Raindrops bounce into my kitchen, stamping little, dark circles on my refrigerator collage of Post-Its and postcards and pictures. I should get up and close the window, I know. It’s storming outside, the kind of Iowa summer storm that arrives unannounced, cool rain calming the charged air.
I look up from the court case I’m reading. A streetlight in the distance illuminates the raindrops as they fly in. As if this is the only place they want to be.
I started law school last week, and this is the only place I want to be, I keep reminding myself. So far, it’s fun and exciting and demoralizing and empowering and overwhelming and scary, among other things.
Law school is the process of rewiring your brain, I’ve heard again and again, and it makes frightening sense now that I’m here.
I’m making friends. It is a lurching juxtaposition of sorts; I go from being surrounded by new people at school to being alone in my apartment, opening my windows as wide as they’ll go, ushering in the din of cicadas, the dull beat of the bass dropping at one of the nearby frat houses. It’s quiet here. I can never seem to open the windows wide enough.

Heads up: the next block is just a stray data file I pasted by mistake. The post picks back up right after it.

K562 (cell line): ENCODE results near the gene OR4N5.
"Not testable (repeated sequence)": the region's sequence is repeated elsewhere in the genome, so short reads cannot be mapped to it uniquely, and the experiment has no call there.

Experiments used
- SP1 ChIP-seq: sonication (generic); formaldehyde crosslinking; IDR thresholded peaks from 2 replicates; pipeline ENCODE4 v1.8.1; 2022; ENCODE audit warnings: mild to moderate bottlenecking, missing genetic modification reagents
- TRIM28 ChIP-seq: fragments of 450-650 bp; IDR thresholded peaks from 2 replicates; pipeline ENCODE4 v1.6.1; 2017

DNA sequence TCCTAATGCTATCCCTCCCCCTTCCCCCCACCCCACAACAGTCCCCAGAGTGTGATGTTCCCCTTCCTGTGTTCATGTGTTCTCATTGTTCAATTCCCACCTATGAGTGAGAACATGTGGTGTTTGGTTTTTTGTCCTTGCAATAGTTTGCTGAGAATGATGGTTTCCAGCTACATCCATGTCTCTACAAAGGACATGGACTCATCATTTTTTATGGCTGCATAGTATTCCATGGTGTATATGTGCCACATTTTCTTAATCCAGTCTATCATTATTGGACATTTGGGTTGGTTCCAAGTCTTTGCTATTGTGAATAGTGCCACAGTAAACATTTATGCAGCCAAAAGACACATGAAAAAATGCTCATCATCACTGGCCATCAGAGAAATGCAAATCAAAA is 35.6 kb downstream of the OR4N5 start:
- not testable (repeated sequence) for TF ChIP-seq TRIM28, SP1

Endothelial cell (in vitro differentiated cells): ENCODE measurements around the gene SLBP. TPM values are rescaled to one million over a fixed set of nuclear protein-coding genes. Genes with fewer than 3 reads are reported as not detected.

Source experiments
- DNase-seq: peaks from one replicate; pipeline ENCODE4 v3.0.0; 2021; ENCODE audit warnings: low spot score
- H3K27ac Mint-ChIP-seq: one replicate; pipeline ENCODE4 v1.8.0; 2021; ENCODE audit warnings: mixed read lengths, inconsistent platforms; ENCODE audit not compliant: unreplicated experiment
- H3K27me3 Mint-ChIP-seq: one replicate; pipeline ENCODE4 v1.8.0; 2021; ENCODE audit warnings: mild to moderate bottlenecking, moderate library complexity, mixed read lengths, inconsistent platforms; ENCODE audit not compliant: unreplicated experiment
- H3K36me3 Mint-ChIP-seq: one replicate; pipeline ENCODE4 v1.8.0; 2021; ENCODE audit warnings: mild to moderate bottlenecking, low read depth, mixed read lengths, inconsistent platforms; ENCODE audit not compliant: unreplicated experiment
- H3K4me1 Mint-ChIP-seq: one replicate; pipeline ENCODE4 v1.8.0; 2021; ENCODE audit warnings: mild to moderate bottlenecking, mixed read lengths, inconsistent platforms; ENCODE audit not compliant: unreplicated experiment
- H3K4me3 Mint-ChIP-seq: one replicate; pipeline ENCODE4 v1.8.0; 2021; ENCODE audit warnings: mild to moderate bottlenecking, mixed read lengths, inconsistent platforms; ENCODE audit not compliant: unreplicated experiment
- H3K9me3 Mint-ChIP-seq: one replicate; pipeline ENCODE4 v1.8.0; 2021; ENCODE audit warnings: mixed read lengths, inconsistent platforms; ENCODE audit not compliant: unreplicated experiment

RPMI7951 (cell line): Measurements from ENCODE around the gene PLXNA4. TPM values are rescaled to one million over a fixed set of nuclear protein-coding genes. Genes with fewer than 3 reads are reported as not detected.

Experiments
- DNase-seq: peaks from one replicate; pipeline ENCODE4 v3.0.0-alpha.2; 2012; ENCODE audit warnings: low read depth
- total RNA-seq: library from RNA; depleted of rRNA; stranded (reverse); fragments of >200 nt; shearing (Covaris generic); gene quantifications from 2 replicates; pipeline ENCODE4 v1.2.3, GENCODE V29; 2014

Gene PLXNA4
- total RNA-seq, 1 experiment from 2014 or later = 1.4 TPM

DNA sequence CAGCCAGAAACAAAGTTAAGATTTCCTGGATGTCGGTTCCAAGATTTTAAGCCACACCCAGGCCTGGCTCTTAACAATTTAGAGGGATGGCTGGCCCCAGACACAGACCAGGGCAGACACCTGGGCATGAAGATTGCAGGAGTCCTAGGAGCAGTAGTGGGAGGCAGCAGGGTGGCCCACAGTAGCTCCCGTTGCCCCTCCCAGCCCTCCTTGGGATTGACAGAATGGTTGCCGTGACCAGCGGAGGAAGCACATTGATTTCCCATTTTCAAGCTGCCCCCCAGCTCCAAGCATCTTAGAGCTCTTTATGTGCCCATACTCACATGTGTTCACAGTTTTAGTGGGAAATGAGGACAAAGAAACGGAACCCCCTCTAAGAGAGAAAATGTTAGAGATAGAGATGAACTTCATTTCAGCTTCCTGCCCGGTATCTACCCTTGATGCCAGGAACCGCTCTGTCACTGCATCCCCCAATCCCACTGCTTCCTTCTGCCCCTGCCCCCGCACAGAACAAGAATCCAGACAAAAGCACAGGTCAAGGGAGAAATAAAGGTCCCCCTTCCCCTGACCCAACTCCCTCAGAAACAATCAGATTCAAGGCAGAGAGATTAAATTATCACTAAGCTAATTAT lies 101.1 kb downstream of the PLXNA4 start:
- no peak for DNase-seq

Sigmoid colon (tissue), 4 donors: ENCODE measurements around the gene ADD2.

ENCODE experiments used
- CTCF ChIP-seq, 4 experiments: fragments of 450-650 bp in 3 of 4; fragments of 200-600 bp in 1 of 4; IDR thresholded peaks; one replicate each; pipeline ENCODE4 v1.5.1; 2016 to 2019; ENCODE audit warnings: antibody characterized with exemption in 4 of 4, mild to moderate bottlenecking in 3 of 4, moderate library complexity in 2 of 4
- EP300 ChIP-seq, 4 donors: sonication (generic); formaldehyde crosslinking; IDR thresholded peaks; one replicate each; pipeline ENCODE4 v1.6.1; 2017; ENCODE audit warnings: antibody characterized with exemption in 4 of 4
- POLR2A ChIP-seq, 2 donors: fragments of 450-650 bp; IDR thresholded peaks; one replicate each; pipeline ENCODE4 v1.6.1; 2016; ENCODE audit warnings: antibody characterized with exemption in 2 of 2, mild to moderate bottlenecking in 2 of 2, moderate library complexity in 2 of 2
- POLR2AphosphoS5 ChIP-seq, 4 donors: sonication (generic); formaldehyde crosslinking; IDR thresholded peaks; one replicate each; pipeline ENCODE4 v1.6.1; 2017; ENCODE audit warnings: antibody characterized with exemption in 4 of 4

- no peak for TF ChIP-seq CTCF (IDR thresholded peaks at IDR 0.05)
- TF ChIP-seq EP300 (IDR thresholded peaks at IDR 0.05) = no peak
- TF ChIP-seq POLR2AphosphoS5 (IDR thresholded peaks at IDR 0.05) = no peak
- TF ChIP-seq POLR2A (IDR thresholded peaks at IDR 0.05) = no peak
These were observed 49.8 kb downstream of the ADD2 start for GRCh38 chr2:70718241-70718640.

Eventually I get up to close the window, thunder booming outside. I relish the noise, the fact that it almost drowns out the worries that swirl in my head, over school and final exams (already) and getting nervous when new friends who are so cool and smart want to be my friend.
I brush the raindrops off the windowsill with the back of my hand. A few more sneak in as I close the window. I leave it open a crack.
Sometimes it’s comforting to get close to the chaos, to let it in, welcome it, to know that things can be tempestuous and scary and overwhelming somewhere else, too.